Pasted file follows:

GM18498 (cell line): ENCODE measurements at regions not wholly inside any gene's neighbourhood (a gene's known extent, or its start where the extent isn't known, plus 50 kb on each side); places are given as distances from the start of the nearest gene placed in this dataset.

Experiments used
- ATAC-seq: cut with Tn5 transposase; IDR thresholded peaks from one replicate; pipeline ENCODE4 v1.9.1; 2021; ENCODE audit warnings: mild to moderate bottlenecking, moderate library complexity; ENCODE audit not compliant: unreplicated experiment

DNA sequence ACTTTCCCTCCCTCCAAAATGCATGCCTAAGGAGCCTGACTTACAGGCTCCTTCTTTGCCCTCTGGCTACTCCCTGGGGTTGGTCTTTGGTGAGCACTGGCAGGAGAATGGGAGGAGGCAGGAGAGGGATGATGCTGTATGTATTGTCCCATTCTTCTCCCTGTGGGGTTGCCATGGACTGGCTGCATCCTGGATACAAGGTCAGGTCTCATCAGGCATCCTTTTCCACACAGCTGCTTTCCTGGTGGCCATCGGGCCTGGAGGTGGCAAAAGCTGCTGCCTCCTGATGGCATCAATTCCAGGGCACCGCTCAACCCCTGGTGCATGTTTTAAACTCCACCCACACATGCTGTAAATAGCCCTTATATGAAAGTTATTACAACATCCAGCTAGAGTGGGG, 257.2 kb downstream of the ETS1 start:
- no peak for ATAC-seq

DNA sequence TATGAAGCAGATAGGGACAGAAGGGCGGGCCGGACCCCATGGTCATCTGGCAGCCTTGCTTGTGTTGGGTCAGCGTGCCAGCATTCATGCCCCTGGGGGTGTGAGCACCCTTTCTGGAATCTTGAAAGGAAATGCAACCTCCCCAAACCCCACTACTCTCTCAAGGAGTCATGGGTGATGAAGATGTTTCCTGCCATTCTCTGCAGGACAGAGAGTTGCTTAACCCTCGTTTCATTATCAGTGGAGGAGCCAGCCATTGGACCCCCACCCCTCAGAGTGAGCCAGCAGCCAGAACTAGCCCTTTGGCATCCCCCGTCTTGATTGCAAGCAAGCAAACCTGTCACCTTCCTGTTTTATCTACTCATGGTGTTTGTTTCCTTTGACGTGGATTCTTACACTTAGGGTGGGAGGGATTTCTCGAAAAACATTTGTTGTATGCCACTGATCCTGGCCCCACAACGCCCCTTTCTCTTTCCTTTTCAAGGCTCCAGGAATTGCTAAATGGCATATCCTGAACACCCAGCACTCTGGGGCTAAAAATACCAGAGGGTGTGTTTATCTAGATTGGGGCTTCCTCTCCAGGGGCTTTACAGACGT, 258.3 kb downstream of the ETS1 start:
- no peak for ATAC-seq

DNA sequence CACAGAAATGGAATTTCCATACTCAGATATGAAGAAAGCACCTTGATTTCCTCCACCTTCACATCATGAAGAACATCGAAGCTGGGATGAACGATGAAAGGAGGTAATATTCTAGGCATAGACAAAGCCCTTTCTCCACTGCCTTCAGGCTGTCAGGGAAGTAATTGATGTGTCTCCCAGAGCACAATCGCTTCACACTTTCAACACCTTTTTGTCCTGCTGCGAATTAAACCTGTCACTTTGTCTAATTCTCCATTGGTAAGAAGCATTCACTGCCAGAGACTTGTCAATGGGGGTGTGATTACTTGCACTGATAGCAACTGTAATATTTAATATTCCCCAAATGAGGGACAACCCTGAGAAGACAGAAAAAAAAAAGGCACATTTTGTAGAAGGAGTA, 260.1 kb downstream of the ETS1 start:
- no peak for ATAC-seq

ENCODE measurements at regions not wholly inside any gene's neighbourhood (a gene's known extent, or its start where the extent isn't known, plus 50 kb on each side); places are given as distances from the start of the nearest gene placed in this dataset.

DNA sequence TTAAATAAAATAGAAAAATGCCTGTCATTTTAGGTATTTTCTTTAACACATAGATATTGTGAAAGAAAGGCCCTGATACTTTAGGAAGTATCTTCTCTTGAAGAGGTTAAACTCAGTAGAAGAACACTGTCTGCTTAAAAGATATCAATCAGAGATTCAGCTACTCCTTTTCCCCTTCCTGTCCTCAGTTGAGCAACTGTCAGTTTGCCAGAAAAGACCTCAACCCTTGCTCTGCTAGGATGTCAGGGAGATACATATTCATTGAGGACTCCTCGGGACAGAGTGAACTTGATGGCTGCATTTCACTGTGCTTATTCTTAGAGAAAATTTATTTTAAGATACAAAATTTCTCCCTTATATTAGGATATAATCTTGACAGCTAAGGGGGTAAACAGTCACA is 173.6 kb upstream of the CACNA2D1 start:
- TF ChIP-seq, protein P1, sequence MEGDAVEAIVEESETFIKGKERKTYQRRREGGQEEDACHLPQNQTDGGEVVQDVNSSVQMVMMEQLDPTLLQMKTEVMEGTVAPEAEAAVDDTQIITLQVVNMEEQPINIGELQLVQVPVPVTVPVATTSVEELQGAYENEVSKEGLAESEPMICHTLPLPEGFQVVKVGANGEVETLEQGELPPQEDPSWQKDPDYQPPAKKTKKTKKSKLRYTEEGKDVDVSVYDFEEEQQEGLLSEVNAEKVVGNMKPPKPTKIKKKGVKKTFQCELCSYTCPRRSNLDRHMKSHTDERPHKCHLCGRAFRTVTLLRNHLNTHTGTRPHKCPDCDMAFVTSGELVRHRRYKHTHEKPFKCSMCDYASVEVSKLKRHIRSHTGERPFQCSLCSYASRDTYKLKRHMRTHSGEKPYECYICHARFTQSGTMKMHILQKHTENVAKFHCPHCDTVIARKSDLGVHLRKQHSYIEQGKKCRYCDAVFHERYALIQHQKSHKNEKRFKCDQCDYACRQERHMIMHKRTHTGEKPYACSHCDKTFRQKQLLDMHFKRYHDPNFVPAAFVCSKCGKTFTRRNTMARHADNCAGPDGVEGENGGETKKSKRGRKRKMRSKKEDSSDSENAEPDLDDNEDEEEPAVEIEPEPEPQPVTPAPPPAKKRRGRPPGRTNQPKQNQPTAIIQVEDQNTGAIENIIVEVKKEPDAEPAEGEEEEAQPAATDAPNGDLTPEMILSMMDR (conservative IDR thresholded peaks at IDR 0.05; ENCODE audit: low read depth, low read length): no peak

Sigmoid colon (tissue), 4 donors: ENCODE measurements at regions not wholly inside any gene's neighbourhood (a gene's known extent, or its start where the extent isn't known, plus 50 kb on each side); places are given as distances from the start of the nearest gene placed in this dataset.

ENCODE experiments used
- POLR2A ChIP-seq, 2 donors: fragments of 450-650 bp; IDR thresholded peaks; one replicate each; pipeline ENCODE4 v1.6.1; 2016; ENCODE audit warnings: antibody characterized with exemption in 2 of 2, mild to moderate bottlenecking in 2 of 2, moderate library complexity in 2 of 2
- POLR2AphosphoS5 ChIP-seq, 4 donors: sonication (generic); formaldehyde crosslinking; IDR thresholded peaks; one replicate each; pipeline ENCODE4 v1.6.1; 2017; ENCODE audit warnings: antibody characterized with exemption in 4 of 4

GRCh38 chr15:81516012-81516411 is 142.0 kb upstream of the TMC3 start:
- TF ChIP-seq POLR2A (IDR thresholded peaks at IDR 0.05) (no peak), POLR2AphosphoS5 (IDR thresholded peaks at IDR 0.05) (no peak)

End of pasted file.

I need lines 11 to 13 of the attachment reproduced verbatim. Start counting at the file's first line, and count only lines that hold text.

DNA sequence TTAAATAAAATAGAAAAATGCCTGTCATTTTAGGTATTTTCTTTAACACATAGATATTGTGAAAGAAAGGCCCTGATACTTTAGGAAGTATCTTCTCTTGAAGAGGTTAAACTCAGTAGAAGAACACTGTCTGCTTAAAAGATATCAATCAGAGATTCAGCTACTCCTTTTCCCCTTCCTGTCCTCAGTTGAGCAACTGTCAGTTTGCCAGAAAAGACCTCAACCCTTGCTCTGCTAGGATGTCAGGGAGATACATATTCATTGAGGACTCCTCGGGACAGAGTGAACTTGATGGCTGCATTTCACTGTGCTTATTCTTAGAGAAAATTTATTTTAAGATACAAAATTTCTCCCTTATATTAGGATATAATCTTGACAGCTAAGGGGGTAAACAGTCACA is 173.6 kb upstream of the CACNA2D1 start:
- TF ChIP-seq, protein P1, sequence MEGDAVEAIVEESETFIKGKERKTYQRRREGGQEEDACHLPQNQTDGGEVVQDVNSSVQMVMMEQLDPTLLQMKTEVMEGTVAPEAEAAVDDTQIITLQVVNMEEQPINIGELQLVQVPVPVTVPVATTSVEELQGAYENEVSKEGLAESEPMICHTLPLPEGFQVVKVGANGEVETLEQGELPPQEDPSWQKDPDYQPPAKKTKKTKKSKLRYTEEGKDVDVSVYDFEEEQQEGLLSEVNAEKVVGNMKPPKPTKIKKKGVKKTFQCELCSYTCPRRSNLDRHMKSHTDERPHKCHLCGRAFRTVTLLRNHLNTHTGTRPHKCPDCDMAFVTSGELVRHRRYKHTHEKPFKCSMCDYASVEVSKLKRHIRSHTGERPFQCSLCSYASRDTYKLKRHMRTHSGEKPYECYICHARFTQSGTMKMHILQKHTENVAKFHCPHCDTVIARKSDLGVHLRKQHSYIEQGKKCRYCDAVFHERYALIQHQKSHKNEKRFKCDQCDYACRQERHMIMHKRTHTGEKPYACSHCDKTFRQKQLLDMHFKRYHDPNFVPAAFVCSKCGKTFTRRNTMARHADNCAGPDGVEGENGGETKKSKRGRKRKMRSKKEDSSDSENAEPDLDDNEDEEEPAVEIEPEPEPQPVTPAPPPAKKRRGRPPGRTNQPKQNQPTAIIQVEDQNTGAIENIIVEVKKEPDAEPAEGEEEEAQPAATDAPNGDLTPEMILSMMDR (conservative IDR thresholded peaks at IDR 0.05; ENCODE audit: low read depth, low read length): no peak

Sigmoid colon (tissue), 4 donors: ENCODE measurements at regions not wholly inside any gene's neighbourhood (a gene's known extent, or its start where the extent isn't known, plus 50 kb on each side); places are given as distances from the start of the nearest gene placed in this dataset.